tc cop itnueod oalternave trans- ernment for purchase of some of the dore Roosevelt and Taft, and Prof.
_ oil which has been collecting in stor- Sumner H. Slichter of Harvard

I
I
1

i
®,
t,

JJI
I
L
;E
l

I

age tanks since President Lazaro Car-
SPANISH SOCIETY MEETS denas issued his expropriation dc-
Puerto Rico before 1898 was dc-' creea
scribed by Herman Ortez of Ann Ar- The Government press department
bor at a meeting of the Sociedad His- disclosed that the President himself
panica held last night at the League. had ordered the Government core-
Mr. Ortez was formerly in business in pany formed to handle export oil
Peurto Rico. Recitation of poems by sales to deposit 20 per cent, of re-
members of the club followed his ceipts in the National Bank of Labor
lecture. Credit.l

University, author of several text-
books, ore two of the noted econo-
mists who will address the annual
Conference of the University Bureau
of Industrial Relations to be held to-
morrow and Saturday.
Other speakers on the program will
be Clarence J. Hicks, chairman of the
New York Board of Industrial Re-
lations and Don H. Taylor, secretary

Edwards Talks
At Peace Rally
Americans Must Conquer
Fascism Here, He Says
Deprecating reliance on the capital-
istic governments of "democracies" to
pursue a real peace policy, George
Edwards, United Automobile Workers
organizer and former student leader,
told a meeting of the Michigan Anti-
War Committee yesterday in Natural
Science Auditorium that workers,
farmers, professionals and students
must be organized to prevent Ameri-
ca's entry into a war by fighting
fascism within the United States.
Florence Meyers, member of the
national executive committee of the
American Student Union, told the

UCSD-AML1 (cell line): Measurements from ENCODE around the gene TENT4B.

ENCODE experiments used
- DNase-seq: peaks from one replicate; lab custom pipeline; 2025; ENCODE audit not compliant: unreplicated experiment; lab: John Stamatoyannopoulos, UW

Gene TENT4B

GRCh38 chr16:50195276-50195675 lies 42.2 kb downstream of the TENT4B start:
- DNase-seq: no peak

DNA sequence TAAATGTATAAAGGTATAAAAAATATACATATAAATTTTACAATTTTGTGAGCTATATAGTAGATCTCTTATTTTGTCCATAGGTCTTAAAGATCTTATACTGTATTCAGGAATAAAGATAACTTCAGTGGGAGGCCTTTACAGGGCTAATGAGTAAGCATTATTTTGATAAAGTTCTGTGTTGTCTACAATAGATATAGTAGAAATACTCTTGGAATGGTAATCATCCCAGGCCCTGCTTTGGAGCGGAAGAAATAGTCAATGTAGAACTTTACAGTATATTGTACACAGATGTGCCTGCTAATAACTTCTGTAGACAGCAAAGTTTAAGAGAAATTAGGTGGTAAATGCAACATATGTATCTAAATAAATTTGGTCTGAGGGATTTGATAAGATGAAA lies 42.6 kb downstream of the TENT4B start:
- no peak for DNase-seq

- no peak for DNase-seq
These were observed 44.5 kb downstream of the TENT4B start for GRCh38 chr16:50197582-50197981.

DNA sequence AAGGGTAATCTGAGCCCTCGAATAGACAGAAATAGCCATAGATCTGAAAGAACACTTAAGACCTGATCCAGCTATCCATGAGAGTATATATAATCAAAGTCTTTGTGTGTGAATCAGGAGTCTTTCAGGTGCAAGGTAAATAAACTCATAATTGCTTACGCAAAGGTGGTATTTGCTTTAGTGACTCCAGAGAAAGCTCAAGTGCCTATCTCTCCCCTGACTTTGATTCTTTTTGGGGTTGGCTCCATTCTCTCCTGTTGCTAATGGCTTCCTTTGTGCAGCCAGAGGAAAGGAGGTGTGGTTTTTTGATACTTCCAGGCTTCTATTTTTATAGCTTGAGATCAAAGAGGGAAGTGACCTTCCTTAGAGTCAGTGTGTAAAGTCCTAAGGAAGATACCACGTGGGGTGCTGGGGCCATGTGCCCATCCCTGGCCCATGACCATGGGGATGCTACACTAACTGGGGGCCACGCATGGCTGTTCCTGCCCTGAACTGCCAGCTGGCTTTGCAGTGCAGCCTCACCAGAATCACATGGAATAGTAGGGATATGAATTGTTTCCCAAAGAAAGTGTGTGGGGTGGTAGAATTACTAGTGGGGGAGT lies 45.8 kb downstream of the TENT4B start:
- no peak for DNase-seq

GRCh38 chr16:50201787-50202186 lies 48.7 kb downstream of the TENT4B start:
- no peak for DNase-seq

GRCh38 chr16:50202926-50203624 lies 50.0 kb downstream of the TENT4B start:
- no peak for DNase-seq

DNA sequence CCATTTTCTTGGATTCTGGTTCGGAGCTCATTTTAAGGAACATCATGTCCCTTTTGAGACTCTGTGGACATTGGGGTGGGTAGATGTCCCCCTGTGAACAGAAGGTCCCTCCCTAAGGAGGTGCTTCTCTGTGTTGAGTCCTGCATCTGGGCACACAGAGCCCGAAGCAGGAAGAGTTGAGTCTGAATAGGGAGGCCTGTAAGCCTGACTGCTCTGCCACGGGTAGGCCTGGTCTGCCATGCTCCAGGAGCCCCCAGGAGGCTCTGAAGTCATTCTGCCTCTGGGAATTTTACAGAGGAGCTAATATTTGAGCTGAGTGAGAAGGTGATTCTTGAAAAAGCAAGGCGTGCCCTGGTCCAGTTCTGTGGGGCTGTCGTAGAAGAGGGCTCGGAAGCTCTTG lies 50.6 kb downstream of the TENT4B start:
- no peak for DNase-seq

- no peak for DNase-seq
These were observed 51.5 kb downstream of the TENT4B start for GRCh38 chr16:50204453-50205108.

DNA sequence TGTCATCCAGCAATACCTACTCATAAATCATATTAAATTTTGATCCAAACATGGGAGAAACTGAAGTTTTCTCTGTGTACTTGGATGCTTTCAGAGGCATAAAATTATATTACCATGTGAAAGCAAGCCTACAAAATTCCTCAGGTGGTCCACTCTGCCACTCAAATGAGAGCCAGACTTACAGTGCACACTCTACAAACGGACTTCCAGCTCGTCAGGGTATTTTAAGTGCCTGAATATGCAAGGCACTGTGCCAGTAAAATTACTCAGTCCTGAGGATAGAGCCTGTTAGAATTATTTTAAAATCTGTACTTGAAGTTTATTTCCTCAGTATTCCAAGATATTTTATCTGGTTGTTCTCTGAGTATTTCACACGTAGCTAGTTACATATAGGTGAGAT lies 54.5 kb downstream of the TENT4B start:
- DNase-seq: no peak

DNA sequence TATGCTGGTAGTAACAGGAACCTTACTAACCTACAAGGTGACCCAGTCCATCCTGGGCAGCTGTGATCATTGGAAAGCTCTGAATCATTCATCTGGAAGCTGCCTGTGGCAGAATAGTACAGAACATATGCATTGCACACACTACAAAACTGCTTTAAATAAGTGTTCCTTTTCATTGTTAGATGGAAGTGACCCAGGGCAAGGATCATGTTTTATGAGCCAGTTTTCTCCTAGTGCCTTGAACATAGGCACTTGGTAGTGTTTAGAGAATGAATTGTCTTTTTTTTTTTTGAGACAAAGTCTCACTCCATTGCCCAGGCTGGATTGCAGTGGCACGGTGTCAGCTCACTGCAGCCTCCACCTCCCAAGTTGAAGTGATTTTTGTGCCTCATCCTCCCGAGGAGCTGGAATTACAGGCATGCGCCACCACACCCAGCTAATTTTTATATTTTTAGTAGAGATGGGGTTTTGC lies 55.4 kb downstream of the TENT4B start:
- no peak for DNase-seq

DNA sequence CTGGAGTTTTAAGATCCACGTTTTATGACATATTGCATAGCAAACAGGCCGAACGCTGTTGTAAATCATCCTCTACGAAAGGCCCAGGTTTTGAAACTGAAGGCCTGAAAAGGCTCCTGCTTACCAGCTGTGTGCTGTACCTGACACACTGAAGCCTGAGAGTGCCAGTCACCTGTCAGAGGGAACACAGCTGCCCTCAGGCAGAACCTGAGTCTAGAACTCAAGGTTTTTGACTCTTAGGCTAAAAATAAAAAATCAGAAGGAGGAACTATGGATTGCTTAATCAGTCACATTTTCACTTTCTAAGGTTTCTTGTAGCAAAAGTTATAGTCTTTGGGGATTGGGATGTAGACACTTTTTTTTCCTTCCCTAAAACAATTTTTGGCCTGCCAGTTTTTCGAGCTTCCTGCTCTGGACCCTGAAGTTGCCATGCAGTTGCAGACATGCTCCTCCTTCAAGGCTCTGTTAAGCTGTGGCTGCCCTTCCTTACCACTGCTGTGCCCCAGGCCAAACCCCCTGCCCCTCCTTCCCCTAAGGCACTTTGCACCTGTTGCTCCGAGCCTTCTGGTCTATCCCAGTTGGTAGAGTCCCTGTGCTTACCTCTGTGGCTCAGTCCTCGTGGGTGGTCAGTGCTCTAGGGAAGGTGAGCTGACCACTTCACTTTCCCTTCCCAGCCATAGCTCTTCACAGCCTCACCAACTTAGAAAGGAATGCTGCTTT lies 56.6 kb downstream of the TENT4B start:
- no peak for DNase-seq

group that students must clearly in-
dicate now that they will not fight
in a coming war, instead of following
EPresident Roosevelt in his armament
expansion.
Edwards recalled the attacks upon
American imperialism, the munitions
industry and yellow journalism that
were so popular in the radical peace
,movement a few years ago. He said
that the desire of many students
today to fight foreign fascism may
mean that the freedom of the Ameri-
can people will disappear in a blind
attempt to secure fredom for workers
in other lands.
Student's Radio Success
Leaves Bostonians Cold
They're still stoic in Boston!
Myron Wallace, '39, whose cultured
tones won him the announcer's job
on the Glee Club's broadcast over
the Columbia Broadcasting System

I

Unending Marel
Is Swelled
By CARL PETERSEN .
They come into Ann Arbor, receive
a free maneal and a might's lodging, and
are on their way to the next town be-
fore another day has rolled around,
unknown except to Major A. J. Rob-
erts, head of the Salvation Army.
Each year some 21000 homeless,
friendless, penniless men and wonwmt
present themselves at Army head-
quarters on Washington Ave. for free

of Harvard University.
Dr. Niell will discuss "Experiences
ile ess! in Collective Bargaining," and Mr.
Taylor will speak on "The Technique
j iI [ of Collective Bargaining." Current
Indta-g _'I- o 1.I ' economic conditions and their ef-
feet upon industrial relations will be
said, the number of transients taken| discussed by Professor Slichter.
care of by the Army has more than .
tripled. Where in normal times five.c
to ten of these unfortuantes enter Scandinavian Countries
Ann Arbor each day, he said.25 to it Agree To Avoid Alliances
per day have been taxing the facih-
ties of the Army to care for then OSLO, Norway, April 6.-(")-The
"These nn, who have come to us four Scandinavian countries agreed
since the recession," Major Roberts tonight to stay aloof from "all group-
said, "have been of a higher charac= ings of powers which might be formed
ter generally than the average tran- in Europe" and, in case of war be-

Government Credit Expansion
Caused By Business Pressure

WASHINGTON, April 6.--t'-The
recent "Little Business" Conference,I
for all its turbulent scenes, can beI
credited with inducing a Congress
torn with factionalism to vote all but
unanimously for a billion-and-a-half
dollar expansion of Government,
credit to meet the business recession.
The Glass Bill authorizing the Re-
construction Finance Corporation to
make long-termnloans for states, cities

ate didn't bother to make even anI
audible record of its approval.
What many political observers see
in the size of that vote is an answer
of a sort to President Roosevelt's ef-
fort to center the Congressional cam-
paigning on issues of broad national
policy. He is held to be seeking a new
public test on his New Deal Reform-
and-Recovery Platform.
It is an almost accepted rule of the

. 1

Back to Top

© 2021 Regents of the University of Michigan